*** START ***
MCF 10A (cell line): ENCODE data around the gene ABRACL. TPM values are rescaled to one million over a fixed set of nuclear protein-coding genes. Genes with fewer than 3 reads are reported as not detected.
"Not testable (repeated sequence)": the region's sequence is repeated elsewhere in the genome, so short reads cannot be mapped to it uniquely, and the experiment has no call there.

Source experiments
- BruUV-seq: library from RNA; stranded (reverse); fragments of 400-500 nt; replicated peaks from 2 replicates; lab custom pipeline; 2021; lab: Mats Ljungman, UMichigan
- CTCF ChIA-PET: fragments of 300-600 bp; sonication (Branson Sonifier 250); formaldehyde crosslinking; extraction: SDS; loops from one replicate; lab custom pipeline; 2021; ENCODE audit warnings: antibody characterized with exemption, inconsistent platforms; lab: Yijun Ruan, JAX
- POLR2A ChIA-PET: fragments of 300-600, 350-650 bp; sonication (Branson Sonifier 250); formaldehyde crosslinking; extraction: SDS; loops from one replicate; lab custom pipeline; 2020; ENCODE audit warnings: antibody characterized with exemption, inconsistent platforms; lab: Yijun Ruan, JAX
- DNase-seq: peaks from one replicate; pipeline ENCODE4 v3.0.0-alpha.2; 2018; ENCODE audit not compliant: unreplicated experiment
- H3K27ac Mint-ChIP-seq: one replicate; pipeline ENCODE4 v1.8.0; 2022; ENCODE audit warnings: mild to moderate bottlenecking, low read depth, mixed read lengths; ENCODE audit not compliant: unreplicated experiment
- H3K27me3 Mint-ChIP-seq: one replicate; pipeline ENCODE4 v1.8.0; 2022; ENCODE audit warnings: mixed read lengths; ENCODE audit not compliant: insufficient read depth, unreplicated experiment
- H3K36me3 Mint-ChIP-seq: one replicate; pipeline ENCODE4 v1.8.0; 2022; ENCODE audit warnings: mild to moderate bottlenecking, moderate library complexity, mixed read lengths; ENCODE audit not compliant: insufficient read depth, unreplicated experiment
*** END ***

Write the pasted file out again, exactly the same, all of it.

MCF 10A (cell line): ENCODE data around the gene ABRACL. TPM values are rescaled to one million over a fixed set of nuclear protein-coding genes. Genes with fewer than 3 reads are reported as not detected.
"Not testable (repeated sequence)": the region's sequence is repeated elsewhere in the genome, so short reads cannot be mapped to it uniquely, and the experiment has no call there.

Source experiments
- BruUV-seq: library from RNA; stranded (reverse); fragments of 400-500 nt; replicated peaks from 2 replicates; lab custom pipeline; 2021; lab: Mats Ljungman, UMichigan
- CTCF ChIA-PET: fragments of 300-600 bp; sonication (Branson Sonifier 250); formaldehyde crosslinking; extraction: SDS; loops from one replicate; lab custom pipeline; 2021; ENCODE audit warnings: antibody characterized with exemption, inconsistent platforms; lab: Yijun Ruan, JAX
- POLR2A ChIA-PET: fragments of 300-600, 350-650 bp; sonication (Branson Sonifier 250); formaldehyde crosslinking; extraction: SDS; loops from one replicate; lab custom pipeline; 2020; ENCODE audit warnings: antibody characterized with exemption, inconsistent platforms; lab: Yijun Ruan, JAX
- DNase-seq: peaks from one replicate; pipeline ENCODE4 v3.0.0-alpha.2; 2018; ENCODE audit not compliant: unreplicated experiment
- H3K27ac Mint-ChIP-seq: one replicate; pipeline ENCODE4 v1.8.0; 2022; ENCODE audit warnings: mild to moderate bottlenecking, low read depth, mixed read lengths; ENCODE audit not compliant: unreplicated experiment
- H3K27me3 Mint-ChIP-seq: one replicate; pipeline ENCODE4 v1.8.0; 2022; ENCODE audit warnings: mixed read lengths; ENCODE audit not compliant: insufficient read depth, unreplicated experiment
- H3K36me3 Mint-ChIP-seq: one replicate; pipeline ENCODE4 v1.8.0; 2022; ENCODE audit warnings: mild to moderate bottlenecking, moderate library complexity, mixed read lengths; ENCODE audit not compliant: insufficient read depth, unreplicated experiment